ESPN analyst Stephen A. Smith had waded into the news of the doomed Titan submersible, claiming ‘curiosity did kill the cat.’
Five men died on the Titan submersible after the vessel suffered a ‘catastrophic implosion’ 1,600ft from the bow of Titanic.
The adventurers were on an expedition to the wreck of the Titanic and the submersible is thought to have carried passengers on at least ten trips before tragedy struck.
However, ESPN’s Smith couldn’t fathom why anyone would want to visit the wreck of the passenger liner, which sank in 1912.
The 55-year-old, who is known for his rants about sports news on the network’s First Take and his own podcast, decided to launch into a tirade on a different topic to the usual NBA or NFL.
ESPN analyst Stephen A. Smith had waded into the news of the doomed Titan submersible
OceanGate’s Titan submersible went missing shortly after it departed for the Titanic wreckage
‘It’s a tragedy,’ he solemnly began. ‘But certain things in life dare I say are unnecessary.
The analyst then bizarrely got sidetracked by Jason Momoa’s titular role in the movie ‘Aquaman,’ before claiming Batman was not a real superhero.
‘I love the movie Aquaman,’ he added. ‘I don’t consider Batman a super man. I just consider him a human being with a costume on. When I watched Jason Momoa in Aquaman, it had me wishing I was Aquaman.
Getting back on to topic, Smith admitted that while he admired Aquaman’s powers, they weren’t a reality. He said: ‘You wish you could do stuff like that but you really, really can’t.
‘I’m not the most adventurous brother in the world,’ he continued. ‘I’m not trying to skydive. I’m not a fish. I’m still made at Shaq [O’Neal] when he did that damn experiment with the sharks. What the hell’s wrong with you?’
The NBA pundit then appeared to criticize pop culture’s fascination with the Titanic tragedy – but made sure to pay credit to Leonardo DiCaprio for his role in James Cameron’s 1997 film.
‘And by the way when are going to get over the Titanic?’ he asked. ‘It’s a ship that sunk. Leonardo DiCaprio. We appreciate you. We got it okay.’
Smith did insist that he was trying to be respectful to the lives that were lost but still questioned the need to venture down to the site of the wreck.
Shahzada Dawood, 48, a UK-based board member of the Prince’s Trust charity, and his son Suleman Dawood, 19, were on board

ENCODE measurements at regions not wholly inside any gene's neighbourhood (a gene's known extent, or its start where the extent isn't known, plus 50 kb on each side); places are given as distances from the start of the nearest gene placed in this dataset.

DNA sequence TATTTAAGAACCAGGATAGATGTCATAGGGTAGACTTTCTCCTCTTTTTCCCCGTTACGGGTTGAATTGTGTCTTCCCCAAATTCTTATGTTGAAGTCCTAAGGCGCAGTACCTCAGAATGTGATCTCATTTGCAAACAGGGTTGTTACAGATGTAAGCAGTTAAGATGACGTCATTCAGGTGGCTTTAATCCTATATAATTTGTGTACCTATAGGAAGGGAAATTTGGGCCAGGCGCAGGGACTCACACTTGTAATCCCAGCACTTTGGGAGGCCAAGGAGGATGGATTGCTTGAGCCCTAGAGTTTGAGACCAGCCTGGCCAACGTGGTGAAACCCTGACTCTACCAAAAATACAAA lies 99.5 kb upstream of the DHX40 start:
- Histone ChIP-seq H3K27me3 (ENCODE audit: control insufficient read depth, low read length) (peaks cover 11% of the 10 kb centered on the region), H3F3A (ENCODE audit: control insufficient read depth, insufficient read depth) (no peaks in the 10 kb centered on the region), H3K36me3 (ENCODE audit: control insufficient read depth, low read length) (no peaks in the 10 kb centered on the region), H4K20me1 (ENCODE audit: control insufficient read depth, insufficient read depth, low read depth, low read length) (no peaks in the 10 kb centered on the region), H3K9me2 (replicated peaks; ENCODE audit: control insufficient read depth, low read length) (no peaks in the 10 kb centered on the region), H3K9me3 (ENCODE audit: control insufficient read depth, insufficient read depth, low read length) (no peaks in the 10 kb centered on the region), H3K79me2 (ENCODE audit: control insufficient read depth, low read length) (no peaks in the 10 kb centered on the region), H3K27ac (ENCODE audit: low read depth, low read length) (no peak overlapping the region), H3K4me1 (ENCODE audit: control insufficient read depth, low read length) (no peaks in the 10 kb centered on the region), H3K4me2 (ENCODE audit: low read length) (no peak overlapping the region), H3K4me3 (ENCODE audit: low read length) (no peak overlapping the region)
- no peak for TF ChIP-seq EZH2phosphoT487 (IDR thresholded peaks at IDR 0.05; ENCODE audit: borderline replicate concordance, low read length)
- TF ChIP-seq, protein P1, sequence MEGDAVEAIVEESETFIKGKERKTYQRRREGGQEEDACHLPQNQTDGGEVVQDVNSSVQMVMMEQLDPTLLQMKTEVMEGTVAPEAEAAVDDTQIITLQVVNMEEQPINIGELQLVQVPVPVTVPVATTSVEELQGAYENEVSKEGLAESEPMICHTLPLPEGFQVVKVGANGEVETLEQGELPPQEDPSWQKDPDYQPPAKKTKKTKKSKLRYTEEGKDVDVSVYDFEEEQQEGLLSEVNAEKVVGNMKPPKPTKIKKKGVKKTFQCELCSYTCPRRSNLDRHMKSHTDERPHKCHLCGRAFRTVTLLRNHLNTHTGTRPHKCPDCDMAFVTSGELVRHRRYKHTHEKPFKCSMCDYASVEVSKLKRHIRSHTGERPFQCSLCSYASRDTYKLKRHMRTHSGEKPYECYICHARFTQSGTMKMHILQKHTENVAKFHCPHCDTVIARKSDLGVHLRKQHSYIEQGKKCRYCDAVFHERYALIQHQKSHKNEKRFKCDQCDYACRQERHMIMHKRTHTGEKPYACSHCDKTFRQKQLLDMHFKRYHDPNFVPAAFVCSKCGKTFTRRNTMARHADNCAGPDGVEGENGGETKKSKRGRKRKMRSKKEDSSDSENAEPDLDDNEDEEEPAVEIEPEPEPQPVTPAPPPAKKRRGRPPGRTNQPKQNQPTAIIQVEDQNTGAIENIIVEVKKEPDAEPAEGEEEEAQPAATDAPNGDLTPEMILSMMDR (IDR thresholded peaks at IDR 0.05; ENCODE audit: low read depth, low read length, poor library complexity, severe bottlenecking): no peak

Billionaire Hamish Harding (left), CEO of Action Aviation in Dubai and French Navy veteran PH Nargeolet (right) both died in the submersible
‘I’m not laughing. I’m not joking,’ he added. ‘I’m not making light of people who passed away. God rest their wonderful souls. But forgive me that curiosity does kill the cat. Why are you that damn curious?
‘You want to put on something so that you can swim with the fish or whatever? I guess that’s reasonable. What in God’s name would make you think it’s okay to get in a submersible? What is there to say? Investigate what?
‘Who does not know that a human being does not need to be two miles below sea level in the ocean?’
On Thursday it was revealed the five inside Titan were killed instantly when the submersible suffered a ‘catastrophic implosion’ just 1,600ft from the bow of the Titanic.
The voyage took them 12,500ft underwater where few rescue vessels would be able to find it.
Smith made sure to pay credit to Leonardo DiCaprio for his role in the 1997 film ‘Titanic’
The victims are OceanGate CEO Stockton Rush, French Titanic expert Paul-Henri Nargeolet, British billionaire Hamish Harding, Pakistani businessman Shahzada Dawood and his son Suleman, who was just 19.
A remotely operated submarine from a Canadian ship found debris on the ocean floor.
It’s likely the men died Sunday, before military planes using sonar buoys detected what they thought could have been SOS ‘banging’ sounds in the water. The US Navy said they heard a sound consistent with an implosion when communications were lost around two hours after they dived.
The Navy passed on that information to the Coast Guard, an insider said.